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Transitions: How Can I Get My Character From One Place to Another?

  1. Rhonda D Johnson profile image79
    Rhonda D Johnsonposted 3 years ago

    I am working on my second book but my first fiction novel.  It's flowing just lovely so far, but now I've run into a snag and want the advice of other writers to help me through.

    My character is a college student.  I had her in the classroom with this guy.  They managed to be the last ones to leave the classroom.  He's smitten with her and she thinks she may be smitten with him, but she doesn't want to be and she doesn't want him to see her getting smitten, so when he comes over to talk to her she tells him it's late and she has this book to read for a class tomorrow. He already knows that she is reading this book and it's about ten at night, so it's natural for her not to want to stay and chat.  She declines his offer to walk her to her car then dashes out the door.  Then I used a car scene to help her make the transition from thinking about the guy to thinking about the book she has to read.  The book is important to the plot.  Then I do the scene at home.  Now it's the next day and I'm not sure how to get her from home back to school.  I don't want another car scene.  The plot does not require anything momentous or relevant to happen between home and school.  At the same time, I don't want to use an abrupt "Meanwhile, back at the ranch" transition.

    This is not, per se, a romance novel.  It will be a kinda historical chick lit with a little romance thrown in.

    Can anyone suggest ways to handle this?

    1. snakeslane profile image81
      snakeslaneposted 3 years ago in reply to this

      How about switching to the active voice? She (don't know her name) is walking into class, or taking books out her  locker, or staring at the fountain in front of the school, (something sudden or beautiful) realizes as she's doing this that she doesn't remember the drive or the morning, or how she got there (because she's been thinking about him the whole time) and then she sees him. It's Ok to skip around and have her just there. No need to recount every step or every hour. Could be three days later, or a year, it's your story.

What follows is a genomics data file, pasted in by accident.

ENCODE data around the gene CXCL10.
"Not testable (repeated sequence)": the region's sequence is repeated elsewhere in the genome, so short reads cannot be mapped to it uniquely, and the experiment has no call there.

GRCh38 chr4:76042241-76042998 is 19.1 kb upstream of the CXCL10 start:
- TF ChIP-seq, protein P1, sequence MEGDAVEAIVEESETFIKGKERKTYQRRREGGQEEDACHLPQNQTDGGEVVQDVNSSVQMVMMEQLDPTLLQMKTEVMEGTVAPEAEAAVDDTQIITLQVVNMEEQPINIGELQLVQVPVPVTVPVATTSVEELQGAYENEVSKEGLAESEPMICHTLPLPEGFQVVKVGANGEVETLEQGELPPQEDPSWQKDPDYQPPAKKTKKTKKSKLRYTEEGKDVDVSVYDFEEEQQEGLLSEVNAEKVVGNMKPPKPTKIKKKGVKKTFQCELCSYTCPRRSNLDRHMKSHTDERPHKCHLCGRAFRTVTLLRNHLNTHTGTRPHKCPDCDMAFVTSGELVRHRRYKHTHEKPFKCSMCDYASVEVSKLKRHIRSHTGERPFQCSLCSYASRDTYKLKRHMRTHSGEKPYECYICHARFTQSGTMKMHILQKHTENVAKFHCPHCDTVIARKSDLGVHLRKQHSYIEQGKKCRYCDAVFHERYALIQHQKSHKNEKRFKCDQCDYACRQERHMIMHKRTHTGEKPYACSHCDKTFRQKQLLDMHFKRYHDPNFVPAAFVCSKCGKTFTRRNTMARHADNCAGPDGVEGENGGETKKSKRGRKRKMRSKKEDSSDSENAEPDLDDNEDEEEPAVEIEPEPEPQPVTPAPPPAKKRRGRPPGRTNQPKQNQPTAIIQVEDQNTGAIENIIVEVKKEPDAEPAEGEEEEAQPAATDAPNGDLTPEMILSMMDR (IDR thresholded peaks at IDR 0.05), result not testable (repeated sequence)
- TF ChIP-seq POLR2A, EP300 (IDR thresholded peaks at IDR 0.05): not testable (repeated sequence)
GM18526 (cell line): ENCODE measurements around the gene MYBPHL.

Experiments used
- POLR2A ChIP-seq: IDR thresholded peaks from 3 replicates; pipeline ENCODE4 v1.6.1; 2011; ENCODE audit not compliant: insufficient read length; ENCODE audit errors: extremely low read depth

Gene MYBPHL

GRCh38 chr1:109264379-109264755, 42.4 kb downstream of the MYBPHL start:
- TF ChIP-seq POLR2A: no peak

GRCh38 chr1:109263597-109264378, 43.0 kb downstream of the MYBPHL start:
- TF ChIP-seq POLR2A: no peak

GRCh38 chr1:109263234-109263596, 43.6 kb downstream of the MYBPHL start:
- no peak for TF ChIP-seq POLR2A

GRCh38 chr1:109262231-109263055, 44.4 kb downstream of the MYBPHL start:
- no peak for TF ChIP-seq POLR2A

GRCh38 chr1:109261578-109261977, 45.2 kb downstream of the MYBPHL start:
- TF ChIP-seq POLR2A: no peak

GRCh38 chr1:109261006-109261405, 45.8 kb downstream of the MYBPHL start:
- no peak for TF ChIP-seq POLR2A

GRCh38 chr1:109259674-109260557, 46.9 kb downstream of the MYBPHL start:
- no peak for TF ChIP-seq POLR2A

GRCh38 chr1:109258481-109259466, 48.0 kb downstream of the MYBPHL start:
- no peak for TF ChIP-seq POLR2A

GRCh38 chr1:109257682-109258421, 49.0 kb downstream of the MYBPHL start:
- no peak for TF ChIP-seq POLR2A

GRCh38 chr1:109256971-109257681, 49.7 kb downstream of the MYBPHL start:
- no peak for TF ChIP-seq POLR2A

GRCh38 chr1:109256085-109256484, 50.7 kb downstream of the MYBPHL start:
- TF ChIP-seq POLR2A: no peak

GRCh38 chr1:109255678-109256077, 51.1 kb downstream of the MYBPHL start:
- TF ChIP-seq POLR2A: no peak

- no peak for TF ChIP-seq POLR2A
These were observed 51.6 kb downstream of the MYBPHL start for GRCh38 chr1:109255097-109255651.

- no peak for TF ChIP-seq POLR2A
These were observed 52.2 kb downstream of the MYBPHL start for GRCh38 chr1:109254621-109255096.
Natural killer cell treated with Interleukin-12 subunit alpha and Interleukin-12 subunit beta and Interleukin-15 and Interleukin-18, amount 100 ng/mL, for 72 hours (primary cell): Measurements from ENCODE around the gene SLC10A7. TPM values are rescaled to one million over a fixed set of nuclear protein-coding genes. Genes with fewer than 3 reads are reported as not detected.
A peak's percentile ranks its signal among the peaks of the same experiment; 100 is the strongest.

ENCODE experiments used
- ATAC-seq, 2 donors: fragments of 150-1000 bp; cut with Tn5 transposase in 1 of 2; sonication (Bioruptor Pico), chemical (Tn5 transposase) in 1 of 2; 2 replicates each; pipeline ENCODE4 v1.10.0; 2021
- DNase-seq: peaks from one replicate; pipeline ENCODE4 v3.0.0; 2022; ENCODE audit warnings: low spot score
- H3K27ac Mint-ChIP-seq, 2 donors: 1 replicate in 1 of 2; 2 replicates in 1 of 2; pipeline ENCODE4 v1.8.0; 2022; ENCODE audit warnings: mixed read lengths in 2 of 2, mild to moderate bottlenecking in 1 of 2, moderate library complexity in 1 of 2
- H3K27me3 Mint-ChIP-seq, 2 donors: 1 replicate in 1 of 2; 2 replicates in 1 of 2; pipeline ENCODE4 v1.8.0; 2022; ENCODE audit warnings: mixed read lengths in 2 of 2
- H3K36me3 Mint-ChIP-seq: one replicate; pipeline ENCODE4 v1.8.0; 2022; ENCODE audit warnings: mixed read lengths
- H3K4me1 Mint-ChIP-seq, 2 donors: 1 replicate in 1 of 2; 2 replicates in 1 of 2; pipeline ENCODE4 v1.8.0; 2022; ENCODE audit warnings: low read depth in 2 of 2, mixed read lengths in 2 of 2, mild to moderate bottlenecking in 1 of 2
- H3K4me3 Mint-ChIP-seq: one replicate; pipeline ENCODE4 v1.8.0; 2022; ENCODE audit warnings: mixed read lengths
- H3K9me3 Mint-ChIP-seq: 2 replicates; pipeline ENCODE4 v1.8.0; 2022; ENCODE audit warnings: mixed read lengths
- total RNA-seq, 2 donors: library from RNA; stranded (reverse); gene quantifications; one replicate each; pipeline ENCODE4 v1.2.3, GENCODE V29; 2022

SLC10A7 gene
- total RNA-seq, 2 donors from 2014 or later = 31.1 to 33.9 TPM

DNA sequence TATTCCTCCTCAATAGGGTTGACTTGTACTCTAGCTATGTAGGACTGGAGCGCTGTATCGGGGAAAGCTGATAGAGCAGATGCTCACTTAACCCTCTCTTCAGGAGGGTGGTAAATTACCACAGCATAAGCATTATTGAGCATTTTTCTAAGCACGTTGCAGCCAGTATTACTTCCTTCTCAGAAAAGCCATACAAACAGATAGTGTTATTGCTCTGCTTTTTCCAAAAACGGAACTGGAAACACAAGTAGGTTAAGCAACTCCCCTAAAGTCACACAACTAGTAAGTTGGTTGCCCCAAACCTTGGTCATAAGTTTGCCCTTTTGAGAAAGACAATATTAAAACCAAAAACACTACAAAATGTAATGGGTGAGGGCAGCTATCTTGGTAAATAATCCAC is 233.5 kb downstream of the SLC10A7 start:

1. bBerean profile image60
        bBereanposted 3 years ago in reply to this


        Readers have great imaginations and will follow along just fine.  Drilling down, wanting to give account for every detail such as how she got to school will bog you down in writing and will bore the reader.  Just let the story flow, then go back over to see if you need to add any more detail.  When you reread or have someone proof read, if something doesn't flow you can add it then.

      2. Rhonda D Johnson profile image79
        Rhonda D Johnsonposted 3 years ago in reply to this

        Hey!  That will work because she's been visited by spirits and had strange episodes in the past.  Possession is part of the theme.  So yes, this would be a great time to bring that in again.


    2. Hollie Thomas profile image61
      Hollie Thomasposted 3 years ago in reply to this

      What about; as the day's reading was slapped onto the desk...she was startled, she'd been lost in her thoughts of the previous evening....she's already at school. No need for the journey/transition.

  2. paradigmsearch profile image89
    paradigmsearchposted 3 years ago

    Time shift forward? New chapter.

    1. snakeslane profile image81
      snakeslaneposted 3 years ago in reply to this


  3. psycheskinner profile image80
    psycheskinnerposted 3 years ago

    Generally that is what a scene or chapter break is for.